What Are We (Christians) a People of? Reflections on My First Bat Mitzvah

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Yesterday I attended my first bat mitzvah or bar mitzvah.  I was moved by the centrality of the Scriptures in the service.  Bat/Bar Mitzvah literally means son/daughter of the commandments.  From start to finish of this service, there is no doubt that the Torah, the law, the commandments of God were central, it was clear that this young woman was being handed down the traditions of the Scriptures as a guide to her life and faith. 90% of the readings and songs were directly from the Scriptures.  There was entire ceremony built around honoring and celebrating the presence of Torah in the midst of the congregation.

My first reaction, I must admit, was a degree of jealousy.  What a wonderful ceremony to celebrate the centrality of the Word of God in a community! As a seminarian and student/teacher of the Word of God, I must confess that I wish the Word were more central to the worship services of the Evangelical and Pentecostal churches that I have been a part of.  I wish our songs were largely made up of Scripture directly.  I wish that more Scripture was read publicly.  I wish that preaching was primarily teaching the Scriptures rather than relaying a motivational idea that happened to be backed up by some Scriptures.  All of these wishes seemed to be encapsulated in this Torah-focused bat mitzvah service.

But after my initial reaction, I did a little deeper thinking and reflecting on the Word itself.  To what extent are we a people of the Word?  And to what extent are we a people of something else?  And if something else, then what are we a people of?

Well, there is no doubt that we are a people of the Word, showing that my base reactions aren’t misguided.  We believe that it is by the Word of God that all that has been made was made.  We believe that Jesus himself is the incarnate Word of God.  And the Word itself teaches us that we have been re-born by the Word of God. And so we are a people of the Word.  And that means more than we just read the Word and know the Word, it means that the Word is a power actively at work in us.  It is something we must live by and not just have a knowledge about.   We are a people of the Word.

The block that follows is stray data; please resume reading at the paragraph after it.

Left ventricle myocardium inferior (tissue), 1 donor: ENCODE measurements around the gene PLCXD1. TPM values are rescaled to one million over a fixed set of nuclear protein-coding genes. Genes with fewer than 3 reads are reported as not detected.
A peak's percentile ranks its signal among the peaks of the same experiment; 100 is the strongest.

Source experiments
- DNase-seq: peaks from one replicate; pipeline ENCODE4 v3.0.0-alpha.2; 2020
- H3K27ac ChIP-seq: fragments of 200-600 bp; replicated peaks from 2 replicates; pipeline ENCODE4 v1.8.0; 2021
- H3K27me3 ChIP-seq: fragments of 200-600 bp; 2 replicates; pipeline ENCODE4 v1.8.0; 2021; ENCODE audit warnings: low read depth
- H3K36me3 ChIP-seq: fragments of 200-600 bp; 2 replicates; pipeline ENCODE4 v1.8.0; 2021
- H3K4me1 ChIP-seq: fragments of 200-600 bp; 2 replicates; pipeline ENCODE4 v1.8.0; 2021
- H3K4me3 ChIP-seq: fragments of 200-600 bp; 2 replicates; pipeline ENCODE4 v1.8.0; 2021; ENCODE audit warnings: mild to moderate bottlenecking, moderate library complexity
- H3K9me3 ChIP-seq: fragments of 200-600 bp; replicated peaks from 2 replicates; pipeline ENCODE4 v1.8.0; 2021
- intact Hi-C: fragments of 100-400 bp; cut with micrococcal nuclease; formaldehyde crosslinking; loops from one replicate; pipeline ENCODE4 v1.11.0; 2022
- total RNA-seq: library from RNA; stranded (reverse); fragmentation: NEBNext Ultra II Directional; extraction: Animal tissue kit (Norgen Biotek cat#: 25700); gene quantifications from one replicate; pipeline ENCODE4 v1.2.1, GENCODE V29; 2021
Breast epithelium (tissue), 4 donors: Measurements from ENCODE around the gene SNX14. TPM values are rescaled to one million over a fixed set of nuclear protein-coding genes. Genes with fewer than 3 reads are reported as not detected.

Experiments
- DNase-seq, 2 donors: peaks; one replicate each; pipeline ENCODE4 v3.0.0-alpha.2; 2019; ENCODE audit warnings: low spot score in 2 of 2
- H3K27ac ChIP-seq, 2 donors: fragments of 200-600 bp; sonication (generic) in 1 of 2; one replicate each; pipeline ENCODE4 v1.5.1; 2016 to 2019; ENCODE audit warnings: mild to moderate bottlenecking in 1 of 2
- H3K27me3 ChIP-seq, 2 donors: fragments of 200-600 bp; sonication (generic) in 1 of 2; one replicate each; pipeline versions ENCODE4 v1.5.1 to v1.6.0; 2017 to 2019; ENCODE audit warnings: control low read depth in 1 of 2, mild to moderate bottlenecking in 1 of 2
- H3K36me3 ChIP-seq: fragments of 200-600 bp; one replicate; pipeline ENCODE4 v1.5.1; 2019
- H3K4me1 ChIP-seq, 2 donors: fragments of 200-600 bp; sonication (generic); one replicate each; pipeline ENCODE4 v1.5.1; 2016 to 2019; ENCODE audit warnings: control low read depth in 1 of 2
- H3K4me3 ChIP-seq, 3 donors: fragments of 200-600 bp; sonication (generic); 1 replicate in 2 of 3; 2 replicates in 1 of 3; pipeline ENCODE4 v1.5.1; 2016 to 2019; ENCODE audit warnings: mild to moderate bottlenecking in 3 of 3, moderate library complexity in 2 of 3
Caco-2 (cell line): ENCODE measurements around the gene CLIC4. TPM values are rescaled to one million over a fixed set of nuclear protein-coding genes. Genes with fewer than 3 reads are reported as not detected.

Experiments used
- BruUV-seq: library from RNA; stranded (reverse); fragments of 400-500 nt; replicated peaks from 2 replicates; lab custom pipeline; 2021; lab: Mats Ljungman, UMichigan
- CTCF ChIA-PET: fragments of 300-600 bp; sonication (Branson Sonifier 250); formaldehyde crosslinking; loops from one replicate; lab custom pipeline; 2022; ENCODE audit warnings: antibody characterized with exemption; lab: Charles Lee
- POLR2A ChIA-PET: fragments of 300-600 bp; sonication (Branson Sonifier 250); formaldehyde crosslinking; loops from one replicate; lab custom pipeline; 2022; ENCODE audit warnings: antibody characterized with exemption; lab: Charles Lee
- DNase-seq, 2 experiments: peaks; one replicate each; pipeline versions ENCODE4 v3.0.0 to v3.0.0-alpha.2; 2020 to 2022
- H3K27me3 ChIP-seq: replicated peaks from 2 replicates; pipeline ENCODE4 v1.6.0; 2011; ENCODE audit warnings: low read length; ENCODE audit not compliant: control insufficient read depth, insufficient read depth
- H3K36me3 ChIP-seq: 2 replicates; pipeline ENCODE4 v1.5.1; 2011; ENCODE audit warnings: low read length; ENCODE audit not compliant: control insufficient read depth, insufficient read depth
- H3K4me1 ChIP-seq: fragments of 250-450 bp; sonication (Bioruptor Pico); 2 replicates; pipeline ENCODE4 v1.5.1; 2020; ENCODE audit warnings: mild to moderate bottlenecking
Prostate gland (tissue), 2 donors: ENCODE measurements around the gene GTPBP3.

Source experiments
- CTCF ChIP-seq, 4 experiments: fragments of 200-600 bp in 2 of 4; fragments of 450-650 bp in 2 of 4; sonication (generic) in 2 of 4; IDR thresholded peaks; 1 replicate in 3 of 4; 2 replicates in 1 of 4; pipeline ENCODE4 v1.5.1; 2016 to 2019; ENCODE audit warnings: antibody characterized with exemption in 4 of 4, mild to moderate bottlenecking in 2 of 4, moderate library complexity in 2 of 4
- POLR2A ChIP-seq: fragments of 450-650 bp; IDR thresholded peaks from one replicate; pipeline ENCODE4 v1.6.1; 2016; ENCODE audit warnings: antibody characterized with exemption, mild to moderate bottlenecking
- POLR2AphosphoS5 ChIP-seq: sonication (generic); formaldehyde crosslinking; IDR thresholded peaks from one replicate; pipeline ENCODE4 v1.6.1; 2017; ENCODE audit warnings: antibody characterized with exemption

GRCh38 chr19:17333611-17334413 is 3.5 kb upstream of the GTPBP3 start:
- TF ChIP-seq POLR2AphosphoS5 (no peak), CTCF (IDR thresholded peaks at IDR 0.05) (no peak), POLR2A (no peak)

But that is not all that we are a people of.  We can learn from Jewish history and from Christian history that the Word, unfortunately, can be twisted.  People can take the good and perfect Word of God and twist it to promote a message that is opposite of what the Word itself teaches.  And in our ignorance about the Word of God, we can reject and not receive it.  And so God, in order to accomplish his purpose in the Word, also sent the Holy Spirit.  The Holy Spirit makes us receptive to the Word – “And I will put my Spirit within you, and cause you to walk in my statutes and be careful to obey my rules.”

And so my base desire to see the Word made more central to the Evangelical and Pentecostal church, must also be enlivened by a passion to have the Spirit become more central to the church as well.  For it is by the Spirit that we are made to be receptive to the Word.  It is the Spirit who moves in us and helps us to walk in the way of the Word.  It is by walking in the Spirit that we also fulfill the law.

I would love to see some formality put around the way we raise up our children in the church, giving them a marker for when they begin to progress into adulthood and become more responsible for their own spiritual development.  But that is a blog for another day and I’m not certain this desire will become reality, but if it does, then the activities and ceremonies associated should communicate that they are sons and daughters of the Word and the Spirit, for we are a people formed by the Word through the in-working Holy Spirit.

 

 

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